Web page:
|Matthew Henry's Concise Commentary|
25:23-30 A table was to be made of wood, overlaid with gold, to stand in the outer tabernacle, to be always furnished with the shew-bread. This table, with the articles on it, and its use, seems to typify the communion which the Lord holds with his redeemed people in his ordinances, the provisions of his house, the feasts they are favoured with. Also the food for their souls, which they always find when they hunger after it; and the delight he takes in their persons and services, as presented before him in Christ.
Verses 23-30. - THE TABLE OF SHEW-BREAD. From the description of the ark, which constituted the sole furniture of the most holy place, God proceeded to describe the furniture of the holy place, or body of the tabernacle, which was to consist of three objects -
1. A table, called the table of shew-bread ("bread of presence" or "bread of setting-forth").
2. A candelabrum, or lamp-stand; and
3. An altar for the offering of incense. Of these the table seems to have been regarded as of primary importance; and its description is therefore made to follow immediately on that of the ark. It was of acacia wood, overlaid with pure gold, and was of the most ordinary shape - oblong-square, i.e., with four legs, one at each corner. The only peculiar features of the table, besides its material, were the border, or edging, which surrounded it at the top, the framework which strengthened the legs (ver. 25), and the rings by which it was to be carried from place to place. Verse 23. - Two cubits shall be the length thereof, etc. The table was to be three feel long, one foot six inches broad, and two feet three inches high. It was thus quite a small table, narrow for its length, and about two inches below the ordinary height.
Gill's Exposition of the Entire Bible
Thou shalt also make a table of shittim wood,.... As the sanctuary or tabernacle was an house for God to dwell in, he would have the proper furniture of an house, as a table, candlestick, &c. This table was to be in the same place with the ark and mercy seat; they were set in the holy of holies, where there were nothing else; but this in the holy place, on the north side of it, Exodus 26:35 its principal use was to set the shewbread on, as after mentioned, and was typical of Christ, and communion with him, both in this life, and that to come. There is the table of the Lord, to which his people are now admitted, where he sits down with them, and they with him, to have fellowship with him in the ministration of the word and ordinances, of which he is the sum and substance; and this is very desirable and delightful, and an instance of his condescending grace, Sol 1:12, and he will have a table in his kingdom hereafter, where his saints shall eat and drink with him, in which their chief happiness will consist, Luke 22:30 This table may be considered as typical of Christ himself, for he is both table and provisions and everything to his people; and of him in both his natures; in his human nature, it being made of shittim wood, incorruptible; for though Christ died in, that nature, yet he saw no corruption, he rose again and lives for evermore; in his divine nature, by the gold it was covered with:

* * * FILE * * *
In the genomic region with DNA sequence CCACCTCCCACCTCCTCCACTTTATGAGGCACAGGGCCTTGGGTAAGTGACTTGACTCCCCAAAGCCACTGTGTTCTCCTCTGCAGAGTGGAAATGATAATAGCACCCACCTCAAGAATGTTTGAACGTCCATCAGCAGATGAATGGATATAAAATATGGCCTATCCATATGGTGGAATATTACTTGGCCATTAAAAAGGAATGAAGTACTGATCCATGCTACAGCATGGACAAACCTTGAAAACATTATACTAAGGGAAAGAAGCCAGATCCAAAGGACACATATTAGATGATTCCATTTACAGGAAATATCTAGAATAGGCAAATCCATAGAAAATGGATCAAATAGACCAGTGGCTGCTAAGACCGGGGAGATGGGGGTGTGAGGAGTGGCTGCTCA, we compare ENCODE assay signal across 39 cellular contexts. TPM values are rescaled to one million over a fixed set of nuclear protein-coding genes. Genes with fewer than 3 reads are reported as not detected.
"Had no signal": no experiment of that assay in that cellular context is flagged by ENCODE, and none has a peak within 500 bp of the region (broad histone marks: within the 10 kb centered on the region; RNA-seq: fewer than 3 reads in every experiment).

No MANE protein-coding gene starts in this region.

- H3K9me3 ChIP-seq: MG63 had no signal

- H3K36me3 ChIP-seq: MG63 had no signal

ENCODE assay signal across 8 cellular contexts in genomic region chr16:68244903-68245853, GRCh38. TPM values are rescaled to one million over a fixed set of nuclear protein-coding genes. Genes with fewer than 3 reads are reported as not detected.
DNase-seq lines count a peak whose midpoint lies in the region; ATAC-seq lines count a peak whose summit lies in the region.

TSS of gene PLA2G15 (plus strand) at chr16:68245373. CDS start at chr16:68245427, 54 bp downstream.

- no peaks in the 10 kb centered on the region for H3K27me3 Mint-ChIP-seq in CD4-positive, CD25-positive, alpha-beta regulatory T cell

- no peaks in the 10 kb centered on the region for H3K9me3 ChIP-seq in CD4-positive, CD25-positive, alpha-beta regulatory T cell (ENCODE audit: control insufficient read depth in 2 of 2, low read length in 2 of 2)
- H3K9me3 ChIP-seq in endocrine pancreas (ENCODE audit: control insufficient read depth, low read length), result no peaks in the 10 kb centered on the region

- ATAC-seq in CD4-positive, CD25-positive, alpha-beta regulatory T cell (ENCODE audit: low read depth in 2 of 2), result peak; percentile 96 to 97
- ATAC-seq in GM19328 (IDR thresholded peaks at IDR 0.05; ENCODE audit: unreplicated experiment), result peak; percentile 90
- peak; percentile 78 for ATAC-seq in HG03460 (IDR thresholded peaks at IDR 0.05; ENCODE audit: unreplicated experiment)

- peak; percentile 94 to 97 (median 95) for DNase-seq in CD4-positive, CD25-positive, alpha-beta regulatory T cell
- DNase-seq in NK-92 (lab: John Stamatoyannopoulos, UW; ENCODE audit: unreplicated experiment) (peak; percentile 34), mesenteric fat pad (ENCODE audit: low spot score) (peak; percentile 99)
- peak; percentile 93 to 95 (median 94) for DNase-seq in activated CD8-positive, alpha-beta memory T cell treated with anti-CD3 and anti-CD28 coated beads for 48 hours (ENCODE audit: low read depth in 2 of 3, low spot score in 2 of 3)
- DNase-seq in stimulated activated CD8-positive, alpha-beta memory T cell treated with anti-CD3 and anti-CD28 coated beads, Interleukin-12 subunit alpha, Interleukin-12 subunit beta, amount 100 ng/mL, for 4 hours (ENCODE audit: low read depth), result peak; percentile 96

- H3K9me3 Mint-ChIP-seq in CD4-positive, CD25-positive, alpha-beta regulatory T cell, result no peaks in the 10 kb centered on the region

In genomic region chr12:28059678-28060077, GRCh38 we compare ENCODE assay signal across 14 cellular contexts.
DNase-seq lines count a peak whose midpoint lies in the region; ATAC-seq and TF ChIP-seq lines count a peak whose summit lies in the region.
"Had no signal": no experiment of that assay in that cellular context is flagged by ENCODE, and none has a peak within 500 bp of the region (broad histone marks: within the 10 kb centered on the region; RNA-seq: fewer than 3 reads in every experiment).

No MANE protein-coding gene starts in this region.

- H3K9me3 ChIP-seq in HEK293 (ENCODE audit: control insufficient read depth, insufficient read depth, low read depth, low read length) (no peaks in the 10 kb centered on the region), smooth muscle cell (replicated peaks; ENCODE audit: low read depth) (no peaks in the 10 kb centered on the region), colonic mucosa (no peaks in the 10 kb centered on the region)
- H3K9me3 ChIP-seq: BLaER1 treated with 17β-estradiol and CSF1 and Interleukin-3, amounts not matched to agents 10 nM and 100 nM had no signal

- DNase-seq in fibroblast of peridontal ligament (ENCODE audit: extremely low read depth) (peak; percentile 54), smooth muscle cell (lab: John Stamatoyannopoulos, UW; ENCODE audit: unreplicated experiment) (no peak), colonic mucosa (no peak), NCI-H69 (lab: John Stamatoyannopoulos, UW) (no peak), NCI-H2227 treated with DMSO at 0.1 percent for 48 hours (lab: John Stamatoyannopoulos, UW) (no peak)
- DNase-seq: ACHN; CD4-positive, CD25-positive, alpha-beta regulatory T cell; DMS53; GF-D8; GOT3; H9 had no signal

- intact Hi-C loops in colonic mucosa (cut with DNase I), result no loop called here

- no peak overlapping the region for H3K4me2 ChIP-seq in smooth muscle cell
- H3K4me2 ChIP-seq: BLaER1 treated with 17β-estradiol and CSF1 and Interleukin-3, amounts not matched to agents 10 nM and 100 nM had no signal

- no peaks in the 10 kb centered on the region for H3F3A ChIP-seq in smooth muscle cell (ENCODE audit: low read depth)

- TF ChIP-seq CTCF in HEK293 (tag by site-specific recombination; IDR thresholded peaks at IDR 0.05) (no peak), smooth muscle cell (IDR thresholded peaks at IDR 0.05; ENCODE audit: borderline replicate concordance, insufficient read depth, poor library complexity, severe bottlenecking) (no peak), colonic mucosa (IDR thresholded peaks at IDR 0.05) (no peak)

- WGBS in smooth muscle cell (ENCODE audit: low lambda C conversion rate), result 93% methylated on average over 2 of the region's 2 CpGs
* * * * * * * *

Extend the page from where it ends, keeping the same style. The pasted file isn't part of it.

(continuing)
two cubits shall be the length thereof, and a cubit the breadth thereof, and a cubit and a half the height thereof; it was two Jewish square cubits in length, which are about six English square feet and above half, viz. ninety four inches, according to Bishop Cumberland (t). It was neither so long nor so broad as the ark by half a cubit, but was of the same height with it, being about thirty two inches high and three quarters, according to the Jewish and Egyptian cubit, which was about twenty one inches and more and was a proper height for a table; and this measure, no doubt, takes in the thickness of the table, and the height of the seat, as Jarchi and Aben Ezra observe.
(t) Ut supra. (Of Scripture Weights and Measures, ch. 2. p. 34, 36.)
Jamieson-Fausset-Brown Bible Commentary
23. table of shittim wood—of the same material and decorations as the ark [see on Ex 25:5], and like it, too, furnished with rings for the poles on which it was carried [Ex 25:26]. The staves, however, were taken out of it when stationary, in order not to encumber the priests while engaged in their services at the table. It was half a cubit less than the ark in length and breadth, but of the same height. [See on Ex 25:10.]
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